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Latitude: 53.0086 / 53°0'30"N
Longitude: -3.327 / 3°19'37"W
OS Eastings: 311057
OS Northings: 346519
OS Grid: SJ110465
Mapcode National: GBR 6R.GGBG
Mapcode Global: WH77V.VMWX
Entry Name: Former Farmhouse at Bryn Tangor
Listing Date: 24 April 2001
Last Amended: 24 April 2001
Source ID: 25068
Building Class: Agriculture and Subsistence
Location: 500 m north of the A5104, 4 km west of Bryneglwys village. The building stands to the west side of the farmyard.
Locality: Bryn Tangor
Traditional County: Denbighshire
Two surviving bays of a mediaeval farmhouse, separated by a fine cruck truss probably of the C15, now incorporated in a long range of C18/19 agricultural buildings. Stone quoins suggest the mediaeval building terminated at the south bay of the cruck-framed part, and that the livestock range to the south is a later addition.
Agricultural range in local slatey stone with part asbestos, part slate roof. The slate-roofed north half of the building, including the two bays which survive from the mediaeval farmhouse, is a single storey range standing on level ground. Heck doors to front. The south half of the building is a lofted range for livestock, built on rising ground. This has three heck-doors and a loft hatch.
The part of the agricultural range which contains the two domestic bays separated by a cruck truss is about 7 m in length by about 6 m wide. The truss consists of two large and well-shaped blades extending from about waist height to the apex. The feet of the blades disappear into the stonework. At their thickest the blades are about 175 by 400 mm. A high collar beam is morticed into the blades, and there are arch braces to each side with multiple pegged tenons both to the collar beam and to the blades. The soffit of the collar beam is notched at centre to receive the top ends of the braces. Above the collar beam is a short king post decoratively carved, morticed into the blades at apex; the blades abut each other vertically. The arch braces and the blades below are carved on the lower arris with a staff moulding at each face. There are stave holes both above and below the collar beam showing the partition was complete. There are also mortices beneath the arch braces each side for two lost posts.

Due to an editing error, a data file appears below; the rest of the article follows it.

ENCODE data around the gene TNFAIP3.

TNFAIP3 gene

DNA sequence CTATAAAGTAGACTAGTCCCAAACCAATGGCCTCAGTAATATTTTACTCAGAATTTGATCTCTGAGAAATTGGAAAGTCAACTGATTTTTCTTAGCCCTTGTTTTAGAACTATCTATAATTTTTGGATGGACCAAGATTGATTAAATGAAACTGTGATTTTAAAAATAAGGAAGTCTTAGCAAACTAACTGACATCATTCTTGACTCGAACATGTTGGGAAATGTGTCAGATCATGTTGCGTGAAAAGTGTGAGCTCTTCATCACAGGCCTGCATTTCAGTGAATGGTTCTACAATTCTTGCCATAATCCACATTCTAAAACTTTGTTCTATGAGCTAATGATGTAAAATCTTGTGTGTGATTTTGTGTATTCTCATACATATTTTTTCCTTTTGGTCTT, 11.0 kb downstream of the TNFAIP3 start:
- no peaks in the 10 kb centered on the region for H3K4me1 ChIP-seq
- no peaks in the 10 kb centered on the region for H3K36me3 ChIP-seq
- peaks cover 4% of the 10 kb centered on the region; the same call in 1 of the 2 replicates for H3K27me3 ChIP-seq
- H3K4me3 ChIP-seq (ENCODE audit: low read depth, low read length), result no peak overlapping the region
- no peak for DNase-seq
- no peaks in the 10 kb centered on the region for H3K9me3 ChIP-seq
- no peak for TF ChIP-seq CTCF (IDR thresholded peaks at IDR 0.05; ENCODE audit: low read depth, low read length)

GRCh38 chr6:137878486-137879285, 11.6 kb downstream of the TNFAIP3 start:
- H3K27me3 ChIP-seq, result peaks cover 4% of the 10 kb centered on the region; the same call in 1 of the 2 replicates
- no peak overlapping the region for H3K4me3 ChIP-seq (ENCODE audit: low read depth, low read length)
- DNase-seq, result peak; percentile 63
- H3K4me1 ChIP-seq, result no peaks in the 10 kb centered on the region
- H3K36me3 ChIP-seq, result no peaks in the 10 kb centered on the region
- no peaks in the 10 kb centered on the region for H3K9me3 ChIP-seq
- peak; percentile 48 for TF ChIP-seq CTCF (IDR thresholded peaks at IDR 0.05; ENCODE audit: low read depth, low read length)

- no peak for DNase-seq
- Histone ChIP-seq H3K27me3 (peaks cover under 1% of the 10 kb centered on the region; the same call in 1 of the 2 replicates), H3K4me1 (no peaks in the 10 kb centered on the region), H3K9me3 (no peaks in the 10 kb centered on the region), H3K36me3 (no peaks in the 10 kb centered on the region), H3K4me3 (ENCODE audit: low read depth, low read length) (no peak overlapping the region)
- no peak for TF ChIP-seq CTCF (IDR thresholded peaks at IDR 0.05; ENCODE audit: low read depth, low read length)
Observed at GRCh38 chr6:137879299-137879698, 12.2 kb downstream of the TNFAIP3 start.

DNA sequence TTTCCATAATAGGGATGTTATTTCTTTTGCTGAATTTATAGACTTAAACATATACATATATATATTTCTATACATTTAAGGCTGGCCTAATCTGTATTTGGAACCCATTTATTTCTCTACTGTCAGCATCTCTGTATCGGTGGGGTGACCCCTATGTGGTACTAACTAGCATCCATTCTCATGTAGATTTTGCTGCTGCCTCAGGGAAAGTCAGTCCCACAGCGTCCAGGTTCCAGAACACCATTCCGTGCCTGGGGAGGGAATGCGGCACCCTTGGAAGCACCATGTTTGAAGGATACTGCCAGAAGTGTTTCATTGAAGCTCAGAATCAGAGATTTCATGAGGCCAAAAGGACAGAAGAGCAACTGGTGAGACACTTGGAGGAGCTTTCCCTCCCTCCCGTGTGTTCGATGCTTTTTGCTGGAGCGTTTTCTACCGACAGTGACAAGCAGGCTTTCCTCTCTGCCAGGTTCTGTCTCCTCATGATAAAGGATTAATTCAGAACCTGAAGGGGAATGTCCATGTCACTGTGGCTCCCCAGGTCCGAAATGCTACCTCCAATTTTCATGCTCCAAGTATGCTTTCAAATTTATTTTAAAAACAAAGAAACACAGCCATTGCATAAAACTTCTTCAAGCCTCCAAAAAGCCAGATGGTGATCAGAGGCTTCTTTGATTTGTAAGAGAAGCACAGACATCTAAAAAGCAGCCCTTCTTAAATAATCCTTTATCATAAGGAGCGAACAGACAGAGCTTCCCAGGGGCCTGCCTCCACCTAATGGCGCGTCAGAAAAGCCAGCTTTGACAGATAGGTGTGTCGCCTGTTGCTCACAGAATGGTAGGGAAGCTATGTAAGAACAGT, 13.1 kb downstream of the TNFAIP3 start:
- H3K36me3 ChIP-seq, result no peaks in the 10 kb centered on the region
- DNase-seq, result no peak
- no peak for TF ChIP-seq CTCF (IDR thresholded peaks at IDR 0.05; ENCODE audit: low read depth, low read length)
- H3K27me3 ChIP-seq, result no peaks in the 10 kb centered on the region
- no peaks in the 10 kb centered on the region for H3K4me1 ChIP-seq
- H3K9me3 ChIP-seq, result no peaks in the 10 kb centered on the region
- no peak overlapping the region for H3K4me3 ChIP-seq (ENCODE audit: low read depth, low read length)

Two early purlins survive on the east side and there are two modern purlins on the west side. There is no windbracing or any mortices for windbracing; the truss has been supported against racking by an inserted strut from the wall to the south.
A significant fragment of a fine mediaeval house preserved in an agricultural range.
Other nearby listed buildings